Now open to the public, a demonstration version of the “Map of Life” is set to illustrate how all living things on the planet are distributed geographically. The researchers from Yale and their colleagues believe that this Google Maps based platform will help to identify and fill knowledge gaps in living species.
A Yale-led research team has opened to the public a demonstration version of its “Map of Life,” an ambitious Web-based endeavor to depict how all living things on the planet, animals and plants alike, are distributed geographically.
Built on a Google Maps platform, the debut version allows anyone with an Internet connection to map the known global distribution of almost all 30,000 species of terrestrial vertebrate animals, including mammals, birds, amphibians, reptiles, and North American fresh water fish.
“It is the where and the when of a species,” said Walter Jetz, associate professor of ecology and evolutionary biology at Yale University and the project lead. “It puts at your fingertips the geographic diversity of life. Ultimately, the hope is for this literally to include hundreds of thousands of animals and plants, and show how much or indeed how little we know of their whereabouts.”
Jetz and colleagues from the University of Colorado and the Calgary Zoological Society described their vision for the curated, Wiki-style mapping tool in a recent paper in the journal Trends in Ecology and Evolution.
By highlighting the known distribution of species, the researchers hope to identify and fill knowledge gaps and also offer a tool for detecting change over time. They expect the map tool will prove useful for professional scientists, wildlife and land managers, conservation organizations, and interested laypersons alike. Sources for species location in the debut version include museum, local, and regional checklists, and the recorded observations of professional and amateur scientists alike.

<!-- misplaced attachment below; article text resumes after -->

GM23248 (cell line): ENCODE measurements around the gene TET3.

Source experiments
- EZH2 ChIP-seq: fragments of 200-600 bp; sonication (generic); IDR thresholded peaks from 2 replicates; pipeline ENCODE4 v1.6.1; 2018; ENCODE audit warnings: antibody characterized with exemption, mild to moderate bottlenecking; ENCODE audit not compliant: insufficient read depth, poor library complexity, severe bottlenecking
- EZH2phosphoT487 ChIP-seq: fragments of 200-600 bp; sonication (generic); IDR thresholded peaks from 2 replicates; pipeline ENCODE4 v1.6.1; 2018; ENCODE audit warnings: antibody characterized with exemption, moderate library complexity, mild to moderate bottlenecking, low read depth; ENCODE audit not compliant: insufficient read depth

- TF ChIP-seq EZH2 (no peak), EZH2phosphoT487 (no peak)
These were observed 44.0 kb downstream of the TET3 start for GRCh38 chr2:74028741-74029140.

The extent to which the project results in a truly exhaustive depiction of life on earth will depend on participation over time by other professional scientists and informed amateurs, the researchers said. Subsequent iterations of the mapping tool will offer mechanisms for users to supply new or missing information. Fundamentally, Jetz said, the map is “an infrastructure, something to help us all collaborate, improve, share, and understand the still extremely limited geographic knowledge about biodiversity.”
The initial version of the map tool released today is intended to introduce it to the broader public. It allows users to see several levels of detail for a given species — at broadest, the type of environment it lives in; at finest, specific locations where its presence has been documented. One function allows users to click a point on the map and generate a list of vertebrate species in the surroundings. More functions will be added over time.
“Ever wanted to know which birds or frogs you may encounter in your backyard or vacation destination?“ said project collaborator Rob Guralnick of the University of Colorado. “Map of Life gives you the list and also informs you which ones may be of particular conservation concern.”
The National Science Foundation and NASA provided initial support for the project. Other partners and contributors include the Encyclopedia of Life, Senckenberg Museum, and BiK-F Germany, The International Union for Conservation of Nature, and the Global Biodiversity Information Facility.
Image: Yale News